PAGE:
One of the athletes I coach had her last race of the season this past weekend. It didn’t go well; one of her worst races of the year. Her head just wasn’t in it, she said. That sometimes happens this time of year. It’s been a long season made up of purposeful workouts and weekly goals for what can seem like a never-ending 11-month tunnel of focus. For the most part, she got stronger with every race and altogether had a great season despite this finale.
When we talked after the weekend’s race, however, she was not depressed or angry. While she certainly would have liked to have performed better, there was no second-guessing or blaming others. She took full responsibility without commiseration. Interestingly, her previous race two weeks before was perhaps the best of her season. When we spoke after that race she was pleased but not ecstatic or giddy. There were no whoops of joy.
What really stood out for me from these two races was that there wasn’t 10% of difference, if we can measure such things, between her temperament from the best race to the worst race of the season. She was quite even-tempered. No excessive highs or lows. There was just a slight variation in disposition in spite of the big difference in outcomes. I have found this mental characteristic in nearly all of the most successful athletes I’ve coached.
For example, in the late 1990s I coached Ryan Bolton as he worked to make the US Olympic triathlon team for the Sydney Games. I’ve never coached an athlete who experienced so many setbacks that seemed to be out of his control. There was a period of several weeks in the summer of 1999 when he was repeatedly sick. During this time he lost a lot of fitness, was unable to race and dropped from 25th in world rankings to 76th. He never once broke down when it seemed he wasn’t going to make it. He never lost his focus, never became depressed, never felt sorry for himself, and never gave up when many would have. In May of 2000 he qualified for the team. The evening after that qualifying race was the only time I saw him truly celebrate after a race, and deservedly so.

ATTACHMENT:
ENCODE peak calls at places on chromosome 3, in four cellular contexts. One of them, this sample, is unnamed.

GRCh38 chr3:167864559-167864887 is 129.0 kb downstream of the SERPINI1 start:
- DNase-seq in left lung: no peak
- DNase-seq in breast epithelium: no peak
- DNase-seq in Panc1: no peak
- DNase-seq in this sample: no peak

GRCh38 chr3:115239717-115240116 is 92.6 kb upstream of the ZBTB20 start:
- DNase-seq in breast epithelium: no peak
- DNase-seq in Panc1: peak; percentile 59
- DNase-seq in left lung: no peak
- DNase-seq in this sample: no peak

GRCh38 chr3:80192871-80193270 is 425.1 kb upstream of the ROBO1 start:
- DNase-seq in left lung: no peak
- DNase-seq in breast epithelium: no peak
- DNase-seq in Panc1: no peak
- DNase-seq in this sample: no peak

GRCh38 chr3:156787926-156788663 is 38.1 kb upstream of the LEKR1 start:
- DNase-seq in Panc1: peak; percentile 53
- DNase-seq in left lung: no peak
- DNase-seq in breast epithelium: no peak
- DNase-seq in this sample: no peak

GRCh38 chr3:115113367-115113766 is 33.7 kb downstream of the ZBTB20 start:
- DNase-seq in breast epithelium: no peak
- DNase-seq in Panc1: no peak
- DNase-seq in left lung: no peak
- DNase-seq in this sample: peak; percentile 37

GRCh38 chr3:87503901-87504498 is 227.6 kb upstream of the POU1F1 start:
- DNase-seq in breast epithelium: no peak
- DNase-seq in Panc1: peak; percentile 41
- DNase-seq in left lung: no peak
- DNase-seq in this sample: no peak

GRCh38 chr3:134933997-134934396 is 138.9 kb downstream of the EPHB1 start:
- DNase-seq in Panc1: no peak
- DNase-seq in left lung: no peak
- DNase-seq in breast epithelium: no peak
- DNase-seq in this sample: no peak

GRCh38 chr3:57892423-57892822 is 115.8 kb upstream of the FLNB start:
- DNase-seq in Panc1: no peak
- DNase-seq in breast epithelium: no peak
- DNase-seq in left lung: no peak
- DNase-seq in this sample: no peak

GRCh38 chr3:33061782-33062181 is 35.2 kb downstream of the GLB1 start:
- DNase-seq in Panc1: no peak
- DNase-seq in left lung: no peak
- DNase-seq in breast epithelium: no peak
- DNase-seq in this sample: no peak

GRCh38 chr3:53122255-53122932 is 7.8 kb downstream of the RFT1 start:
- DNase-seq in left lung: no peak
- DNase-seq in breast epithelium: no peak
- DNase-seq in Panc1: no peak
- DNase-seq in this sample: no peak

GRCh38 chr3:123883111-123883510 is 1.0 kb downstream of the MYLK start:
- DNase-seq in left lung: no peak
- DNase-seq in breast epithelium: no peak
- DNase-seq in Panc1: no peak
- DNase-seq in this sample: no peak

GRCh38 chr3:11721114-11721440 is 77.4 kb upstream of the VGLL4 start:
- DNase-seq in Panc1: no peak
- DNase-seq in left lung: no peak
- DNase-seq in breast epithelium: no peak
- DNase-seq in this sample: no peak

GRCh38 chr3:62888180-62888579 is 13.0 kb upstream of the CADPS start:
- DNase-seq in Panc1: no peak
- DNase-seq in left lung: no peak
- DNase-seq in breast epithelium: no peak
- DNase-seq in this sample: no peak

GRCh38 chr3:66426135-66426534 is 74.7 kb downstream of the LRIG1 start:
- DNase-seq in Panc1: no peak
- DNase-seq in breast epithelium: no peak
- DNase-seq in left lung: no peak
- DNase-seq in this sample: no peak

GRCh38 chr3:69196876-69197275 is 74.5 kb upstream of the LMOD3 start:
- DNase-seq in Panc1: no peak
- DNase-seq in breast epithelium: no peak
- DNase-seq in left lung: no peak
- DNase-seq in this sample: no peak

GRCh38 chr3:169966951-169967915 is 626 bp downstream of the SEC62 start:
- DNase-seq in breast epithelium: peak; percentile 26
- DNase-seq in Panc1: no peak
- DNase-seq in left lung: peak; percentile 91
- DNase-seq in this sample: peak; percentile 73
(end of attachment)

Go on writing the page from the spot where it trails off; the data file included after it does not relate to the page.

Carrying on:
I could tell you about many more such athletes both in cycling and multisport—pros and amateurs, old and young, men and women. In fact, I’ve yet to coach anyone who wore his or her emotions on the sleeve, who was easily depressed, or who was always ecstatic after victory who went on to be an exceptional athlete. I’m sure they exist. I just haven’t come across one. And it could be me. I’m sure I work better with even-tempered athletes. I suspect that in endurance sport it may even be beneficial to be evenly tempered. I’ve never seen any research on this. But it appears to me that long events are best managed when staying calm. Emotional swings would seem to be a disadvantage and a potential energy-waster when one still has several minutes if not several hours or days to go to the finish line – or the end of the season.